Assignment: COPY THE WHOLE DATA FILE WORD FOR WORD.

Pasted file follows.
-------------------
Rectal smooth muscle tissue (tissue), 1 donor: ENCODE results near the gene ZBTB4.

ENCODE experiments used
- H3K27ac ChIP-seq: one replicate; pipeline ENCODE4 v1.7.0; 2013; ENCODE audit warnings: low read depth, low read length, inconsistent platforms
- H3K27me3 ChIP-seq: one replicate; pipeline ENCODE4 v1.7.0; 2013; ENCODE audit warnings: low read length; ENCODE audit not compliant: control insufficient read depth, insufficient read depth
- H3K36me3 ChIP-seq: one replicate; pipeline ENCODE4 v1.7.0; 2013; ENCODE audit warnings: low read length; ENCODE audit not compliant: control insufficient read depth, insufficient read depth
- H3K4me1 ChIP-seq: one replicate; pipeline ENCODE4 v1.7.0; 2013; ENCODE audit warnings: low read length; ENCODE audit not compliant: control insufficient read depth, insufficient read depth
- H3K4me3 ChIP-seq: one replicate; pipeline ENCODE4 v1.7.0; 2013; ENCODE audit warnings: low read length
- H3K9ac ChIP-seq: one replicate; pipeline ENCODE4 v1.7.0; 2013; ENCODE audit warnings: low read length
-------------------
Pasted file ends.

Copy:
Rectal smooth muscle tissue (tissue), 1 donor: ENCODE results near the gene ZBTB4.

ENCODE experiments used
- H3K27ac ChIP-seq: one replicate; pipeline ENCODE4 v1.7.0; 2013; ENCODE audit warnings: low read depth, low read length, inconsistent platforms
- H3K27me3 ChIP-seq: one replicate; pipeline ENCODE4 v1.7.0; 2013; ENCODE audit warnings: low read length; ENCODE audit not compliant: control insufficient read depth, insufficient read depth
- H3K36me3 ChIP-seq: one replicate; pipeline ENCODE4 v1.7.0; 2013; ENCODE audit warnings: low read length; ENCODE audit not compliant: control insufficient read depth, insufficient read depth
- H3K4me1 ChIP-seq: one replicate; pipeline ENCODE4 v1.7.0; 2013; ENCODE audit warnings: low read length; ENCODE audit not compliant: control insufficient read depth, insufficient read depth
- H3K4me3 ChIP-seq: one replicate; pipeline ENCODE4 v1.7.0; 2013; ENCODE audit warnings: low read length
- H3K9ac ChIP-seq: one replicate; pipeline ENCODE4 v1.7.0; 2013; ENCODE audit warnings: low read length